Daisy: In the end, our relationship was just like a sandwich toaster. You know, you just forget you’ve got one. And it just sits there on the top of the cupboard collecting a layer of greasy fudge. And even if you do see it you just assume it’s broken, you think if it’s working I’d be using it all the time, but you don’t and it just sits there. Then one day, you get an overwhelming desire for toasted sandwiches, you know? And you get it down and it works, and you can’t believe it, you know? And then you make every kind of toasted sandwich there is, you have toasted sandwich parties. You make Marmite and cheese, chocolate and…
Daisy: Banana and…
Daisy: Acorns. And then as quickly as the desire comes, it just goes. And then you put the toasted sandwich maker away. And, you know what?
Daisy: You don’t miss it.
Bilbo: So what you’re saying is ‘Don’t hide the toasted sandwich maker away, use him regularly and you’ll get the most out of him’.
Tim: No, she’s saying ‘Chuck your boyfriend, have a sandwich’.
[Spaced episode 5 – Chaos]
I have recultivated an obsession. It is one that festers deep in my soul, occasionally bursting forth with dangerous consequences. There are injuries, weight gains, more injuries and shortages of cheese in my local corner shop. I have realised that I own a Breville sandwich toaster.
My love of the toasted sandwich can be traced back to a single incident in my childhood. Having been raised on cheese on toast (for a certain US based reader, please notice the ‘on’ – a very important preposition) I had often heard of the fabled ‘toasted sandwich’ and assumed it to be a sandwich made with toasted bread. As a lover of melty cheese this seemed to be inadequate, as the toast would have to be super heated to melt the cheese which would then run out the sides – a far from an ideal situation. One day I had been left in the care of my now-departed step-grandmother, a lady of strong food based opinions forged in the 40s and 50s and never changed (the list of food items that she had never tried but was sure she wouldn’t like was quite fearsome in its length and variety), and she decided that toasted sandwiches were the order of the day. Digging around in the depths of the cupboards she unearthed a strange circular device with long handles that looked more like an instrument of torture than a cooking implement. She buttered the inside, used it to slice a circle out of the centre of a cheese sandwich and then dumped it on the gas. A few minutes later a toasted (fried?) disc of bread, sealed at the edges and filled with molten cheese was placed in front of me.
I never looked back.
The key difference between the US style “grilled cheese” and the excellence of the Brevilled sandwich is this sealing process. A grilled sandwich can easily leak, with cheesy goodness (or marmite, jam, peanut butter, bolognese, acorns or whatever filling you have selected) coming out of the sides of the sarnie not only as you munch away, but also as you cook. The sandwich toasting machines of which I am fond seal the edges, making a bready pocket that is more akin to a pasty than a traditional sandwich.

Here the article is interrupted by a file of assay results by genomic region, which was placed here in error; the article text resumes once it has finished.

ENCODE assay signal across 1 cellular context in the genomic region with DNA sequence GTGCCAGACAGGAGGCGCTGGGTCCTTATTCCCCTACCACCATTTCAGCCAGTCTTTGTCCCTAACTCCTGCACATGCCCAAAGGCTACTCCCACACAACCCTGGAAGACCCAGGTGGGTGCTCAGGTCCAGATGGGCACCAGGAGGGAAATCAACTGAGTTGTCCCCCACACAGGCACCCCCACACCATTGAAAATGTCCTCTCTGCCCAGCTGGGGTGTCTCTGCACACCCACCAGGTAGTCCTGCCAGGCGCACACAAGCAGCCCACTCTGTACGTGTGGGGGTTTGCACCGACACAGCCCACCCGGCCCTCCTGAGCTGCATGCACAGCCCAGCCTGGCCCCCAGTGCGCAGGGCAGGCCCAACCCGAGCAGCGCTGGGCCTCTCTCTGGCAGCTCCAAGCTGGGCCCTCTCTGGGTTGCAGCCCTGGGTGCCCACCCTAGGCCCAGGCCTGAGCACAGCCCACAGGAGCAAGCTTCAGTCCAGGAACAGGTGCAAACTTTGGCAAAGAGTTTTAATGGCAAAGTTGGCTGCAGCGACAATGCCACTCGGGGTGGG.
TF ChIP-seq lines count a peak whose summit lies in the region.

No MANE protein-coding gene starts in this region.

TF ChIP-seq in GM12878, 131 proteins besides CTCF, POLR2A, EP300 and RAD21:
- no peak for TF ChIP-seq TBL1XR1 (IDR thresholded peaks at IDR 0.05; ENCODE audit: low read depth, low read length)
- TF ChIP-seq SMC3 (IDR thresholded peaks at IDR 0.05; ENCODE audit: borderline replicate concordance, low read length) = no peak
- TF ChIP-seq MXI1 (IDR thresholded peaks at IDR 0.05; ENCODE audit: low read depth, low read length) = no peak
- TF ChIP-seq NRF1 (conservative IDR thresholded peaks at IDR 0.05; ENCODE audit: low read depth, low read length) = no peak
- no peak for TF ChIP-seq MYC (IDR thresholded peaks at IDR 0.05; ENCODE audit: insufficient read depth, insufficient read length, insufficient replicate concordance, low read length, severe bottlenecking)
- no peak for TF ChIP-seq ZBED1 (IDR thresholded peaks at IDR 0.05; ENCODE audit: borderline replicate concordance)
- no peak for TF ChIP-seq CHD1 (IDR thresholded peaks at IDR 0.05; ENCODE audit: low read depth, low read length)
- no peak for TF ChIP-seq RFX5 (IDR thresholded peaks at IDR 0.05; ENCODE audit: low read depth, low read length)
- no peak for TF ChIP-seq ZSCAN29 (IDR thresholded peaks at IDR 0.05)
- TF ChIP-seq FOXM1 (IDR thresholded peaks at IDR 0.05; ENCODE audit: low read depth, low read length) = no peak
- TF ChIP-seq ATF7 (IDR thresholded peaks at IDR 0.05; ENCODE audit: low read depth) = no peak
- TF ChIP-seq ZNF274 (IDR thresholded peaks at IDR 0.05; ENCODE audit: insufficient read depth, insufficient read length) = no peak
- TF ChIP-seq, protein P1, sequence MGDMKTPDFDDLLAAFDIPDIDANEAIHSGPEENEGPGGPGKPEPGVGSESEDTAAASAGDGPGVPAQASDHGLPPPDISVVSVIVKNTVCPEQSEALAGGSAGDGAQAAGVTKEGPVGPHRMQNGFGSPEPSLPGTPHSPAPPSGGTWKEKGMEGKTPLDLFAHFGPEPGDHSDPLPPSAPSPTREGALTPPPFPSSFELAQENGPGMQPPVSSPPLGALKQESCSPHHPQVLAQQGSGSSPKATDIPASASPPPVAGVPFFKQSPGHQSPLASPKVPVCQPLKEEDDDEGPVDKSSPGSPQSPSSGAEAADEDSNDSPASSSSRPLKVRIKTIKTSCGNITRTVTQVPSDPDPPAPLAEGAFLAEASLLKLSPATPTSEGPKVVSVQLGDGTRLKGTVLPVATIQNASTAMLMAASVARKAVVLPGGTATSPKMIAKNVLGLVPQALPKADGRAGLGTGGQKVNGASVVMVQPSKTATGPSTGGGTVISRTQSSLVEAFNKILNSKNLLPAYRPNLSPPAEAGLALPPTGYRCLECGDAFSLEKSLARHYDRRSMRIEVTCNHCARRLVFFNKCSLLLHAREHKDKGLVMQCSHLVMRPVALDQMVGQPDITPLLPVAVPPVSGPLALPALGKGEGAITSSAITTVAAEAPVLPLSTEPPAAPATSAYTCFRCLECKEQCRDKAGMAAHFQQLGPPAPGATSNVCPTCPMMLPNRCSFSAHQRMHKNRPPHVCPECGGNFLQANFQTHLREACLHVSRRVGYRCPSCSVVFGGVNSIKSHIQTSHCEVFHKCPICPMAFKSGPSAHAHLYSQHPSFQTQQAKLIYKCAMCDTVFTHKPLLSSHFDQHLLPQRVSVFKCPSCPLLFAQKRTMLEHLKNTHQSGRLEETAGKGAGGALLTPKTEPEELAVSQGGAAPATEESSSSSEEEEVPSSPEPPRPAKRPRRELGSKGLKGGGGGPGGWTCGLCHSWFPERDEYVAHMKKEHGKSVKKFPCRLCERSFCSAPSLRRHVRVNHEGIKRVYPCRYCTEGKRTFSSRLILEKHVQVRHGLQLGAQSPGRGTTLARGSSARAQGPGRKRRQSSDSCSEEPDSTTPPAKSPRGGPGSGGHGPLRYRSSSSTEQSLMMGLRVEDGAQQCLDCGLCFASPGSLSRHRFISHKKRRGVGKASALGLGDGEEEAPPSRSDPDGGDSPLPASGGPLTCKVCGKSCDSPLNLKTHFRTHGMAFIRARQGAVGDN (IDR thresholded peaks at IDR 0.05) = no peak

Part two of the joy of the toasted sarnie is getting the outside of the bread right, and to this I turn happily to the US method – frying. To combine the best of both worlds, sealed edges and crispy exterior that’s better than toast (if such a thing is possible. It is) the buttering of my grandmother and my more middle class application of olive oil is important. Rather than the normal light toasting that a dry sandwich undergoes you instead end up with a gentle frying, greasing up your toast at the same time as not turning it into a fried slice – crispness without drowning in fat.
While the circular toaster is a great thing, especially if one is in a forest with nothing but a camp stove, a loaf of bread and bag of cheese for company, the now traditional electric square toasting machine has its benefits. First up – you use all of your bread. The circle-from-square off cut crusts from the circular machine may keep you going as a snack while you await your sandwich’s cooking, but I prefer the anticipation of a whole sandwich than mild sating that second class bread crusts can provide. Also, in the forest situation mentioned above, if one discards the crust it could attract bears, which puts a damper on both the camping and sandwich making experiences. Secondly – you get more sandwiches. They may be smaller sandwiches, and the extra bread may end up being crimped by the toaster’s pocket sealing edges, but you get two triangular delights rather than one sub-Adamski flying saucer. There are places in the world for both kinds, though: a bolognese sauce and cheese toasted sandwich is an excellent thing, but the square toaster generally doesn’t allow you to get enough sauce in to make it worthwhile, as the pocket impressions are seldom all that deep; whereas a toasted cheese, ham and marmite sandwich with enough cheese to fill the circular pocket could a) cause serious burns if not treated with care and b) may actually be too much cheese, or at least too much cheese to justify the addition of the tiny percentage by total volume of ham and marmite. Also, the square toaster requires electricity and a portable generator, when shipped to the woods, will happily make enough noise to scare off any wandering bears.
So, long live the toastie, whatever you put in it. Cheese, ham, ham and cheese – the possibilities are endless.